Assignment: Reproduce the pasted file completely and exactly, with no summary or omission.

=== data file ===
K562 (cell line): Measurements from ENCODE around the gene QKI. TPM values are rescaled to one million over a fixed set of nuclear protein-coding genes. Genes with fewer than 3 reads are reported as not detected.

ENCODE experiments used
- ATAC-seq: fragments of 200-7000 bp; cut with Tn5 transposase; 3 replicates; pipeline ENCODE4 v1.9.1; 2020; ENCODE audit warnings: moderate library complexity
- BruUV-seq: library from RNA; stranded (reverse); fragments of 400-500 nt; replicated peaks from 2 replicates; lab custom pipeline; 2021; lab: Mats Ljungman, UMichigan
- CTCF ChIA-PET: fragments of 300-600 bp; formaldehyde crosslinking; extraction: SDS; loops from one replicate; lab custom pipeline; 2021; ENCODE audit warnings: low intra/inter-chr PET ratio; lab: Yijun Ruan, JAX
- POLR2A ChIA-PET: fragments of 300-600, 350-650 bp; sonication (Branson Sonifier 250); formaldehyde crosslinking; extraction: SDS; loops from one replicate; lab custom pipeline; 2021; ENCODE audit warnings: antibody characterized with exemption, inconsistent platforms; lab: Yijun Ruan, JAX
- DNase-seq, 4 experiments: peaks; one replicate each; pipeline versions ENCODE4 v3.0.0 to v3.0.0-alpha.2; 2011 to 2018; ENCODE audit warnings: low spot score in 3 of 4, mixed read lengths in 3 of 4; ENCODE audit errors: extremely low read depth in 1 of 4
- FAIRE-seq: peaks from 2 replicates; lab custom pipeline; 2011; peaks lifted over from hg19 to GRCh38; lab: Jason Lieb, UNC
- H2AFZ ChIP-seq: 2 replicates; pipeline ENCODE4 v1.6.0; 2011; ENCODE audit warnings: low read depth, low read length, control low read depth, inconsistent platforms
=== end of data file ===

K562 (cell line): Measurements from ENCODE around the gene QKI. TPM values are rescaled to one million over a fixed set of nuclear protein-coding genes. Genes with fewer than 3 reads are reported as not detected.

ENCODE experiments used
- ATAC-seq: fragments of 200-7000 bp; cut with Tn5 transposase; 3 replicates; pipeline ENCODE4 v1.9.1; 2020; ENCODE audit warnings: moderate library complexity
- BruUV-seq: library from RNA; stranded (reverse); fragments of 400-500 nt; replicated peaks from 2 replicates; lab custom pipeline; 2021; lab: Mats Ljungman, UMichigan
- CTCF ChIA-PET: fragments of 300-600 bp; formaldehyde crosslinking; extraction: SDS; loops from one replicate; lab custom pipeline; 2021; ENCODE audit warnings: low intra/inter-chr PET ratio; lab: Yijun Ruan, JAX
- POLR2A ChIA-PET: fragments of 300-600, 350-650 bp; sonication (Branson Sonifier 250); formaldehyde crosslinking; extraction: SDS; loops from one replicate; lab custom pipeline; 2021; ENCODE audit warnings: antibody characterized with exemption, inconsistent platforms; lab: Yijun Ruan, JAX
- DNase-seq, 4 experiments: peaks; one replicate each; pipeline versions ENCODE4 v3.0.0 to v3.0.0-alpha.2; 2011 to 2018; ENCODE audit warnings: low spot score in 3 of 4, mixed read lengths in 3 of 4; ENCODE audit errors: extremely low read depth in 1 of 4
- FAIRE-seq: peaks from 2 replicates; lab custom pipeline; 2011; peaks lifted over from hg19 to GRCh38; lab: Jason Lieb, UNC
- H2AFZ ChIP-seq: 2 replicates; pipeline ENCODE4 v1.6.0; 2011; ENCODE audit warnings: low read depth, low read length, control low read depth, inconsistent platforms